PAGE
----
Partin the Waters: Serve the people, not yourself

By: Omowale Luthuli-Allen


Black people must insist that the rule of Law is protected. SERVE THE PEOPLE, NOT YOURSELF!

There is concern by reasonable people that President Donald Trump will refuse to leave office if he is defeated in November. This concerns black people and our allies because the fight for civil rights after the Civil War led to the 13th, 14th and 15th Amendments and a more complete expression of democracy. No one is more of a stakeholder in our democracy than black people.

Make no mistake about it, the President is the Commander-in-Chief and can make a decision that will determine if we live or die, feast or famine. Thomas Jefferson said that a Prince whose character is marked by acts which define a tyrant is unfit to rule.

Let me give you an idea of what has happened with the abandonment of the rule of law and precious constitutional norms and non-enforcement of settled civil rights law. For black people, 1919 was known as the RED SUMMER. White mobs killed hundreds of black people and 97 black people were lynched in this year alone.


Odetta sang about the lynchings through her haunting song, ANOTHER MAN DONE GONE. In Elaine, Arkansas, 200 black people were killed during one Tulsa Oklahoma type eruption. Between April and November of 1919, white blood-thirsty mobs attacked and killed black people as if they were shooting jackrabbits. Mobs killed black people across from the White House. The NAACP worked 24-7. Two decades later (1943), white mobs attempted to destroy the Beaumont, Texas black community. The source of the conflict was that black people were competing for jobs in the wartime defense industries particularly around the shipyards. Harlem Renaissance poet Claude McKay wrote an Anthem for Black America.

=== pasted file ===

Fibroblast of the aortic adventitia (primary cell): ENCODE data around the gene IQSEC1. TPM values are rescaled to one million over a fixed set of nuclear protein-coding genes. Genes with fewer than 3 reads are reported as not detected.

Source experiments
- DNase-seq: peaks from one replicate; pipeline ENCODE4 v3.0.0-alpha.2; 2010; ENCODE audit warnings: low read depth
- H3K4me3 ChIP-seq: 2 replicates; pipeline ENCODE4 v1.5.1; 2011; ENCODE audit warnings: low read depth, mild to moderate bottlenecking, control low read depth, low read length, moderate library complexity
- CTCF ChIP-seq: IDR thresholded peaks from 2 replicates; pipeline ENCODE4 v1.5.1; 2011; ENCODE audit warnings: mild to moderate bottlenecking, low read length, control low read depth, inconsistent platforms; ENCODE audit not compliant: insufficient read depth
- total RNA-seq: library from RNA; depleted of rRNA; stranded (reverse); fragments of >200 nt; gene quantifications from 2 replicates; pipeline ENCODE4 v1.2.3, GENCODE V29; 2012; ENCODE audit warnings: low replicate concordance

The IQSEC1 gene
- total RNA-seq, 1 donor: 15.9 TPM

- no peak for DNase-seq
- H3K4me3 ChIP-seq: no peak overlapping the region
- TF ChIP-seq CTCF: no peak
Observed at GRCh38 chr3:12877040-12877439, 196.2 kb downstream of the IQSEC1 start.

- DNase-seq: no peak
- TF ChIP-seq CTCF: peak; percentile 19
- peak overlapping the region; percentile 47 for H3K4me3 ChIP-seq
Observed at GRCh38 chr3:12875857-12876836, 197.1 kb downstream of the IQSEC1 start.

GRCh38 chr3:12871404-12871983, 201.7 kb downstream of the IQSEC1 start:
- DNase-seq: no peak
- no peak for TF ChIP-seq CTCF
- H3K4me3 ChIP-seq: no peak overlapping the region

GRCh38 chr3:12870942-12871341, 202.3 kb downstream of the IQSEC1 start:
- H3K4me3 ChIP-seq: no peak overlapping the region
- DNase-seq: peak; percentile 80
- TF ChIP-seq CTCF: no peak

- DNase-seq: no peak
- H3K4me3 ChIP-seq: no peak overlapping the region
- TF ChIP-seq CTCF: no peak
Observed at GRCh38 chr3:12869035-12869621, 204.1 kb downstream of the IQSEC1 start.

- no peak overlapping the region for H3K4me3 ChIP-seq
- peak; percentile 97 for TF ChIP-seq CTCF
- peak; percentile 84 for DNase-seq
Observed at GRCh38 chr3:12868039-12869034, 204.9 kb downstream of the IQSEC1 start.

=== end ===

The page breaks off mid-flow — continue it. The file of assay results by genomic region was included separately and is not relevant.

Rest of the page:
“If we must die, let it not be like hogs

Hunted and penned in an inglorious spot,

While round us bark the mad and hungry dogs,

Making their mock at our accurséd lot.

If we must die, O let us nobly die,

So that our precious blood may not be shed

In vain; then even the monsters we defy

Shall be constrained to honor us though dead!

O, kinsmen! we must meet the common foe!

Though far outnumbered let us show us brave,

And for their thousand blows deal one death-blow!

What though before us lies the open grave?

Like men we’ll face the murderous, cowardly pack,

Pressed to the wall, dying, but fighting back!”


Let us not mince words, this was American styled fascism, led by a dumb segregationist supporter (President Wilson) of the hooded boys-KKK– who refused to accept that a brand-new day was coming. Black people decided to migrate from the cotton fields to Philadelphia and Chicago, northern cities in search for jobs and a better life. Converging with the great migration were the thousands of black soldiers who had fought Hitler and Mussolini to make the world safe for democracy. In Chicago, rather that accepting an inglorious death, returning black soldiers took up sniper positions and evened the score, leaving 15 white vigilantes eating blue steel.

For black people, during the Red Summer of 1919 there was an empty chair in the white house and the statehouses of America.

The lesson learned is that the state had the power to act and chose not to. The President went to his playbook and the tried and true trusted play was to cower to the attackers. President Wilson was brave in sending men to fight in Europe but when he had to face his marauding countrymen, he became a woosie. After embracing the segregationists, he began scapegoating and gaslighting Asians. A direct parallel to events of today is reflected by President Trump turning his fear and anxiety toward the Asians by branding COVID 19 as the KUNG Flu and the China Virus.

Malcolm X said that “Of all studies to reward your research, history is best qualified.” I am suggesting that if you think that 2020 is terrible, you should study the RED SUMMER OF 1919.


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